The analysis of a 49,000-year-old occipital bone found in the El Sidrón cave (Asturias) reveals that Neanderthals had a more extensive primary visual cortex than that of Homo sapiens , which could also lead to greater visual acuity, according to research from the Complutense University of Madrid (UCM) and the National Museum of Natural Sciences (MNCN-CSIC). The study, published in the Journal of Anatomy , provides previously unknown information about the visual system of Neanderthals, by comparing the primary visual cortex – part of the cerebral cortex located in the occipital lobe, responsible for processing visual information – with the of modern humans. “We have shown that the Neanderthal has a more extensive primary visual cortex than modern humans, so it is very likely that it was also endowed with greater visual acuity than we do,” explains Ángel Peña Melían,

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researcher at the Department of Anatomy and Embryology of the UCM. “This extension is not due to adaptation to colder regions with less luminosity, as previously thought, since the specimen UAE Email List comes from a region in southern Europe that is warmer and brighter than the north of the continent,” continues the expert. . 3D cranial casts Due to the excellent preservation conditions of the fragment of the SD-2300 fossil, corresponding to an occipital bone, exceptionally marked traces of the grooves and gyrus of the brain region related to that endocranial surface have been identified that correspond to the occipital pole of the brain. and neighboring areas. For this study, both real and virtual endocranial casts were made (using 3D computer programs) and compared with the same regions of the modern human brain using postmortem material from the Center for Body Donation and Dissection Rooms of the UCM.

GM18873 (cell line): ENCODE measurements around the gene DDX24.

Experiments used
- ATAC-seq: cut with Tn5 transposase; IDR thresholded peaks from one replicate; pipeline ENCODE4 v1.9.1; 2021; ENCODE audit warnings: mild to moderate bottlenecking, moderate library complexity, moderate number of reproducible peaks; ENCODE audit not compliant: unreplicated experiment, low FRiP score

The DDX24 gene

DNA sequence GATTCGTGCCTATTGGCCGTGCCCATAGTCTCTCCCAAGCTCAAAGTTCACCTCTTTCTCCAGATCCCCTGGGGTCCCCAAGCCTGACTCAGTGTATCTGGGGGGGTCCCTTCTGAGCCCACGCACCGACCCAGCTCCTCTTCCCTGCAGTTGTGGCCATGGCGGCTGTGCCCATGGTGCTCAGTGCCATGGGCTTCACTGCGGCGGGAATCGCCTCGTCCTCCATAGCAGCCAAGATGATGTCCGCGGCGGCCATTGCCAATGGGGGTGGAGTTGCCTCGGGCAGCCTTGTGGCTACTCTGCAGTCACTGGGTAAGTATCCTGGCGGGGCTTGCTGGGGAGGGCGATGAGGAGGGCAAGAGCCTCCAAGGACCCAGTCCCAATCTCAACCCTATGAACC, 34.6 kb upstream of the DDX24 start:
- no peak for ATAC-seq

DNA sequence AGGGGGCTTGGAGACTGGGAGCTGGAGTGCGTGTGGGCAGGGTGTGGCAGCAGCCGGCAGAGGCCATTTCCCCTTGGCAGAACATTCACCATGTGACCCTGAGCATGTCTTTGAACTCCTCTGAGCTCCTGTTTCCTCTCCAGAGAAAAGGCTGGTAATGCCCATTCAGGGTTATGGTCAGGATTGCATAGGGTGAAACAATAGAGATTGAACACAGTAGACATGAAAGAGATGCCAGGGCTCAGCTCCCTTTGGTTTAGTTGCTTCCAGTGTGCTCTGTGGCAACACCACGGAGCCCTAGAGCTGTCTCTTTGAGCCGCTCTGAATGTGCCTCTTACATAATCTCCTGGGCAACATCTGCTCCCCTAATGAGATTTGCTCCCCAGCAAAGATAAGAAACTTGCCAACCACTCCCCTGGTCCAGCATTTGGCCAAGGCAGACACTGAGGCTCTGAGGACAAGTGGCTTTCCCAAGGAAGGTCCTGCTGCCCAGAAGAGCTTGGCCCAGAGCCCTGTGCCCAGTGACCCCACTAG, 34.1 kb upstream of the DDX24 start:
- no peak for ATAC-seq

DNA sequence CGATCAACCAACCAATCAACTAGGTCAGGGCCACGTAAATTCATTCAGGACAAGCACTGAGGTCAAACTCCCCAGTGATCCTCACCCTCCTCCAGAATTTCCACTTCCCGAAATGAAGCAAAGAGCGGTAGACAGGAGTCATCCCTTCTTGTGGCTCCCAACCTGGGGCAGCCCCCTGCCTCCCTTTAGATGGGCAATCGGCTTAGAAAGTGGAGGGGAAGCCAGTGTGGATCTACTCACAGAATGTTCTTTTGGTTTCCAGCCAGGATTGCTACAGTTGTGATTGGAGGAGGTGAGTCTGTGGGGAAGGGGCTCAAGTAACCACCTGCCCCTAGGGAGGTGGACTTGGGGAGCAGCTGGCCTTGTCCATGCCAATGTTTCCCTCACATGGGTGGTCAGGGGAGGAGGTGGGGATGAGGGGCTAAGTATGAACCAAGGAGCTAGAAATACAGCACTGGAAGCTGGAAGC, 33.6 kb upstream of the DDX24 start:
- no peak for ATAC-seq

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“The results of this comparison suggest that the Neanderthal brain in this region was very similar in terms of the endowment of grooves and gyri to that of the modern human. However, a greater extension of the calcarine sulcus, located on the medial face of the occipital lobe, is found in comparison with modern humans ”, explains Antonio García-Tabernero, a researcher at the MNCN. “Being the longest calcarine groove, the primary visual cortex was also more extensive in the Neanderthal when compared to modern humans,” concludes the MNCN researcher. The brain evolutionary processes of Homo neanderthalensis and Homo sapiens are notable milestones in the paleoneurology of the genus Homo . Both reached a very high degree of encephalization, but through different evolutionary trajectories, producing several changes, not only in size, but also in neurological shape

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